In this week’s web design and development news roundup, you’ll learn which user experience research method to use and when, find a helpful guide for the new Gutenberg editor in WordPress, discover steps you can take to stay current with CSS, and more.
If you’re new to my blog, each Friday I publish a post highlighting my favorite user experience, accessibility, WordPress, CSS, and HTML posts I’ve read in the past week.
Hope you find the resources helpful in your work or projects!
Want more resources like these on a daily basis? Follow me @redcrew on Twitter.
Tweet of the Week
Sound familiar to you?
I am professionally programming for over 15 years. I google everything. I sometimes google things and end up reading my own article and end up copy/pasting an entire block of code or commands.
This is why I write.
— JBD (@rakyll) August 3, 2018
- In her interview with Adobe, Rebekah Baggs discusses how she as a content strategist and Chris Corak as an SEO specialist combine their skills to bridge the gap between content, UX, and technical SEO.
- Great navigation doesn’t make people think.
If someone’s looking at your navigation a lot, you have a problem. Navigation should be invisible. The less time people spend on it, the better. Great navigation works at a glance. @gerrymcgovern#ux #usability #design #IA #navigation #aeadc
— zeldman (@zeldman) August 1, 2018
- A free coworking day, privacy talk for startups, and a celebration of multicultural designers and organizations are a few of the events you’ll discover in my August 2018 user experience and web professionals calendar. I’ll be attending several events, see you there?
- How do you know which user experience research method to use and when? If your goal is to compare designs or compute cost savings, you’ll use quantitative methods (like card sorting, tree sorting). Kara Pernice from the Nielsen Norman Group has other helpful advice in her five-minute video.
- When I was at WordCamp Denver 2018 last week, I chatted with several attendees about web accessibility. They thanked me and asked if I could summarize all my recommendations. Here they are – 10 ways to improve accessibility on websites and social media.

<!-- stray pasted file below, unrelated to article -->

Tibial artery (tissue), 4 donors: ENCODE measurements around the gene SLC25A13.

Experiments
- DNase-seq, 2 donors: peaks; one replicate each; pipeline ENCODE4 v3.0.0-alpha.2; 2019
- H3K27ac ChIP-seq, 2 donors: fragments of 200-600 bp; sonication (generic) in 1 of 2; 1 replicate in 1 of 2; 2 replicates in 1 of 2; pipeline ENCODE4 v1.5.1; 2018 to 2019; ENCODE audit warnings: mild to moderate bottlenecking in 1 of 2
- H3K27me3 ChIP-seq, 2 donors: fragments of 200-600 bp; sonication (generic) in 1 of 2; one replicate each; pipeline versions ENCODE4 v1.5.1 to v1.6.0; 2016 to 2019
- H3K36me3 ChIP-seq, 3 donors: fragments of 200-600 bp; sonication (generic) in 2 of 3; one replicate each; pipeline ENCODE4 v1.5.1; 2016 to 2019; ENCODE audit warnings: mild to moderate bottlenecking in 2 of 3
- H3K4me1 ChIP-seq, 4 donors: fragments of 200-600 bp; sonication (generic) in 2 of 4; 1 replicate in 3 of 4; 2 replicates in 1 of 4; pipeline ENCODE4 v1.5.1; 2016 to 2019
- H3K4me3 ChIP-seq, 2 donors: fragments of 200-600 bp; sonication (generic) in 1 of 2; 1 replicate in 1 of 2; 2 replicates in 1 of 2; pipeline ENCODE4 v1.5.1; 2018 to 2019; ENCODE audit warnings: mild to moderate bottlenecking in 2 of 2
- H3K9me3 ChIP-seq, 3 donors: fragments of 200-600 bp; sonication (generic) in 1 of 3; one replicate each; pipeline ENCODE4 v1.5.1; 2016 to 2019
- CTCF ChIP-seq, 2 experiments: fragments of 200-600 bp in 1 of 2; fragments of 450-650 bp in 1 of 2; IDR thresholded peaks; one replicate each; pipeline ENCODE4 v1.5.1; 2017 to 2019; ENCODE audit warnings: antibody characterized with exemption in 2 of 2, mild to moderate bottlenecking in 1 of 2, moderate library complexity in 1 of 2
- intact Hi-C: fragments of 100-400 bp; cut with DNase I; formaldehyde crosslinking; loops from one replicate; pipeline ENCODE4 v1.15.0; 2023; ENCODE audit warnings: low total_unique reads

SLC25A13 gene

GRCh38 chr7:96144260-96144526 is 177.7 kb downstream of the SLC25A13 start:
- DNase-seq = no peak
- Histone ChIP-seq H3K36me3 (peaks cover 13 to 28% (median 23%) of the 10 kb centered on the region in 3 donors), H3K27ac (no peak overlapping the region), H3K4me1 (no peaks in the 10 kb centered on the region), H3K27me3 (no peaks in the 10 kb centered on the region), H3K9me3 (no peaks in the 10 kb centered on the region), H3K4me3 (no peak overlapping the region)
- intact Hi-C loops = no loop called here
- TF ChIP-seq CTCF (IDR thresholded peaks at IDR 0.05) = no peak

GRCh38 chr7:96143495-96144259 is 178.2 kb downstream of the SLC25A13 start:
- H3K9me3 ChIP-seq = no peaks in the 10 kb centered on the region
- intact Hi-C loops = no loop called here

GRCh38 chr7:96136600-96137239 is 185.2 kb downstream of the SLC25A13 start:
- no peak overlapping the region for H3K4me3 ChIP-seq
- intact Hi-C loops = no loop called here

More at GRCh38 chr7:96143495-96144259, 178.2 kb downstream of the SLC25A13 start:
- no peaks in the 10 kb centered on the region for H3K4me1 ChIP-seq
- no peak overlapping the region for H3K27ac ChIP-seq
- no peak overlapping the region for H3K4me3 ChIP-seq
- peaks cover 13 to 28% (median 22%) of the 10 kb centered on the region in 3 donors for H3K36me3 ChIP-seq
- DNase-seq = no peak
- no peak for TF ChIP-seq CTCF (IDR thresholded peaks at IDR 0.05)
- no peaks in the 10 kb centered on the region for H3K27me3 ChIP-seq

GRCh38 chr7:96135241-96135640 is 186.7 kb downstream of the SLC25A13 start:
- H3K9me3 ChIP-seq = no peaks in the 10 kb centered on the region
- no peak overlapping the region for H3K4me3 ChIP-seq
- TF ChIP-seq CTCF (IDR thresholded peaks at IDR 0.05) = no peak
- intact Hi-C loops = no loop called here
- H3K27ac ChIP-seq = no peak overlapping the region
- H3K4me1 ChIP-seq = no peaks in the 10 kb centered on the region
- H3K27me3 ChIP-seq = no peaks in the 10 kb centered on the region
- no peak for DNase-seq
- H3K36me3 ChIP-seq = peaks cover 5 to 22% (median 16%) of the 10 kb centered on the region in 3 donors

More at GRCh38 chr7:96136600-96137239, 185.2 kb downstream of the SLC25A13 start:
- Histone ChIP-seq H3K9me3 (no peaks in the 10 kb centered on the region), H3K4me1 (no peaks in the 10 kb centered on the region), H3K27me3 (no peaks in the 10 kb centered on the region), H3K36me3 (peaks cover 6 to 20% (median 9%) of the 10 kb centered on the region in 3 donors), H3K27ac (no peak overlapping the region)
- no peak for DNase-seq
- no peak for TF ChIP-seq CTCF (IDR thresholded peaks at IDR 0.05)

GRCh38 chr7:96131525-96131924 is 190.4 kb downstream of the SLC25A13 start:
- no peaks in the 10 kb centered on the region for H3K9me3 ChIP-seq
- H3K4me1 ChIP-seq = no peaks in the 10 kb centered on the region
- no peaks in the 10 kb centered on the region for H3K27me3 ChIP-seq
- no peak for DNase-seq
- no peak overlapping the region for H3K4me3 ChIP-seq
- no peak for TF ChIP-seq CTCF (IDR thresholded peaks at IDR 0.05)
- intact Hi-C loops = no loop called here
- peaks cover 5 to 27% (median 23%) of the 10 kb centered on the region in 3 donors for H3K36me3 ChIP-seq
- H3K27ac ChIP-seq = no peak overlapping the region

- Shoutout to James Williamson for sharing Disability Tek, a website that allows people to access and share their technology setups that improve the productivity of people with disabilities.
- What is assistive technology?
I’m on a train station where a lady is on a FaceTime call using sign language. Assistive technology is not always what you think it. #a11y
— Peter van Grieken (@petervangrieken) August 2, 2018
- Dave Rupert applied the design concepts of the classic nutrition label to create A11Y nutrition cards, helpful resources for better understanding how you can create accessible components
- The release of WordPress 4.9.8 brings the long awaited “Try Gutenberg” announcement about the new editor in testing, along with multiple bug fixes and new updates to Privacy (adding to the features included in the 4.9.6 release).
- If you’re ready for the Gutenberg editor (my recommendation is to try it out on your staging and testing site, not a live site), my friend Claire Brotherton has a helpful guide explaining the ins and outs of the editor.
- But if you’re not ready for the Gutenberg editor and don’t want that nag notification in WordPress 4.9.8 displaying on your site? My friend Birgit Pauli-Haack gathered 12 methods to avoid Gutenberg on your website.
- And if you want to get hands-on with Gutenberg, but don’t have staging or testing site, check out the interactive demo on the official Gutenberg information site. No need to log in.
- Did you know WordPress.com has a free stock photo library? This week they announced they are working to diversify the photo library and could use your help.
- Darren Rowse covers all the details about uploading, resizing, optimizing images, and more in Everything You Need to Know About Inserting and Editing Images in WordPress.
CSS and HTML
- In her latest Layout Land video, Jen Simmons discusses the challenges of keeping up with the latest changes in CSS and offers suggestions.
- Publishing a CSS tutorial?
Hey YOU, yes YOU the person who writes that cool CSS tutorial, but puts it in Sass, Babel, Haml, or whatever….please STOP doing that. Not everyone uses your fancy framework & it makes understanding your cool tutorial difficult. It’s distracting from what you’re trying to teach.
— Amber Weinberg (@amberweinberg) August 1, 2018
- For the first post of her Flexbox series, Rachel Andrew takes a closer look at what happens when you create a Flexbox flex container.
- CSS exclusions is a block-level element where online content can wrap around the element without using floats. But with Safari, Chrome, and Firefox having CSS Shapes and no Exclusions, while Microsoft has CSS Exclusions and no Shapes, what’s a developer to do? asks H.J. Chen in her CSS exclusions with Queen Bey post.
And if you’re thinking, why on earth are we in such an awkward position with regards to Shapes and Exclusions? Trust me, I get it.
What I Found Interesting
- Find out whether to spell out percent or use the % symbol in the best AP style cheat sheet, available online and as a downloadable file. Great resource!
- Check it out! Email Studio is an open-source Gmail add-on allows you to do mail merge, email scheduler, copier and more directly in your Gmail mailbox.
- When was the last time your doctor asked you about money? Not mine.
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Did I miss some resources you found this week? I’d love to see them! Post them in the comments below.